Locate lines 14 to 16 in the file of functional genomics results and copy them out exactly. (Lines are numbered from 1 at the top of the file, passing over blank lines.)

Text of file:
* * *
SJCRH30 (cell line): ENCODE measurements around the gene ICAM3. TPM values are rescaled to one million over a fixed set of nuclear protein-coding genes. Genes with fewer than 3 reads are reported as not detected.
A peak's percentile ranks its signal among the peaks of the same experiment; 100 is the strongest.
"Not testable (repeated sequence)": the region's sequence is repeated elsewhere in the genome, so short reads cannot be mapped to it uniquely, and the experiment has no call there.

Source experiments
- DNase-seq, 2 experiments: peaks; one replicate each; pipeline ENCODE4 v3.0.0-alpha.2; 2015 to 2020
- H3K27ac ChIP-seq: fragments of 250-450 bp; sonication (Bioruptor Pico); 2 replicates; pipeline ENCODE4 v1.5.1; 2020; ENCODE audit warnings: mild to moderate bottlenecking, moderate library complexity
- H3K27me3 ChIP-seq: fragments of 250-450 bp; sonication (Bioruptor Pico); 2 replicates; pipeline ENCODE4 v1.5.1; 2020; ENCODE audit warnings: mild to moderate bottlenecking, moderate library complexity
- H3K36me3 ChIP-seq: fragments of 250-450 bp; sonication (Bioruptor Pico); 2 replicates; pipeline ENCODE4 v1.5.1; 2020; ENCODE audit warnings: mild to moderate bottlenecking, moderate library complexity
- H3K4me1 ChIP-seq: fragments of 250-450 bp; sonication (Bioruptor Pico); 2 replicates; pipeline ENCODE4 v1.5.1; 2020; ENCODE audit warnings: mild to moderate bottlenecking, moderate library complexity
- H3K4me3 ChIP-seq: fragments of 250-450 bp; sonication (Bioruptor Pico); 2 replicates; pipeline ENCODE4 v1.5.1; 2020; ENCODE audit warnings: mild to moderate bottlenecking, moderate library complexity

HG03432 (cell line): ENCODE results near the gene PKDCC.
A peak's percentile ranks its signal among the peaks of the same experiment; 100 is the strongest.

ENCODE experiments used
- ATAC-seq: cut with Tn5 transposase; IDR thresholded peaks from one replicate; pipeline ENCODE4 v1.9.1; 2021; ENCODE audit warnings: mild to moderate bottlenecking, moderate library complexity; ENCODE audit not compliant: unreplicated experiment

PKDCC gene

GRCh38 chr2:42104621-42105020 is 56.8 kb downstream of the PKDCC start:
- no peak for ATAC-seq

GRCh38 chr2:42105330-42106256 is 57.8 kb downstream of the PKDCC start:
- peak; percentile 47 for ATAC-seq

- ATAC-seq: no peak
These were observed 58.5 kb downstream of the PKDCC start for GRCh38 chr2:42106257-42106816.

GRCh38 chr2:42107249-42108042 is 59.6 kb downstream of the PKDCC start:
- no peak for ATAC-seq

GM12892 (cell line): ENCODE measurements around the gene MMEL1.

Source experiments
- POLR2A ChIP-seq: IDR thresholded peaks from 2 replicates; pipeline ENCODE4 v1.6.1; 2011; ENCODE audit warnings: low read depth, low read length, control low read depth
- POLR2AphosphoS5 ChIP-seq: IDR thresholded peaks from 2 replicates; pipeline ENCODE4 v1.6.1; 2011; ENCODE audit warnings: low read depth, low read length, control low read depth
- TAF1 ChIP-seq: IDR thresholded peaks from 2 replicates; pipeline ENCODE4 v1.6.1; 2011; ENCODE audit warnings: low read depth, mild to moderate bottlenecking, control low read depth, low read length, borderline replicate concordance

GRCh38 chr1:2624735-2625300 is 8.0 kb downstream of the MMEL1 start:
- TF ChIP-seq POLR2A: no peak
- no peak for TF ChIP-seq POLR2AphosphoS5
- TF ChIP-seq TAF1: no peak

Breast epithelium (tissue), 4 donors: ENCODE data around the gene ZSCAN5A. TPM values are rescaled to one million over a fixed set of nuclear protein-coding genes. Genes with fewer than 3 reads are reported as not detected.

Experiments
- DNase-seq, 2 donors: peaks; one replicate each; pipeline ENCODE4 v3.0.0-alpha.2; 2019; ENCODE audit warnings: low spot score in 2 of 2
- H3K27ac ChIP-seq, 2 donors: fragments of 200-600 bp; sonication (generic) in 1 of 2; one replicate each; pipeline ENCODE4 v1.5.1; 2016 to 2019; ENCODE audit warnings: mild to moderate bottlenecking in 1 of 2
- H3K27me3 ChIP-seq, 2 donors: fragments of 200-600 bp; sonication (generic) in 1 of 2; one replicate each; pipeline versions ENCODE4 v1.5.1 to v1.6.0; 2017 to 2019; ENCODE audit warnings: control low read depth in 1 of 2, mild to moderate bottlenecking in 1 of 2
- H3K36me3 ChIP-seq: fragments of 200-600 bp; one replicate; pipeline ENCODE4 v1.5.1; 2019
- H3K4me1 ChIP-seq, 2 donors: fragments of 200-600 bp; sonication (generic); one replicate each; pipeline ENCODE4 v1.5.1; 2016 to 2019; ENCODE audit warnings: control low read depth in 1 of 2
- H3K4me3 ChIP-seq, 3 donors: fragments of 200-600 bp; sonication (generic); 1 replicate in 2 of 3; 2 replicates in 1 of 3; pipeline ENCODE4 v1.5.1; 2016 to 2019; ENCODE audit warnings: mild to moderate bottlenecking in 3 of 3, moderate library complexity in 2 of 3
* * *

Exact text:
- ATAC-seq: cut with Tn5 transposase; IDR thresholded peaks from one replicate; pipeline ENCODE4 v1.9.1; 2021; ENCODE audit warnings: mild to moderate bottlenecking, moderate library complexity; ENCODE audit not compliant: unreplicated experiment

PKDCC gene

GRCh38 chr2:42104621-42105020 is 56.8 kb downstream of the PKDCC start: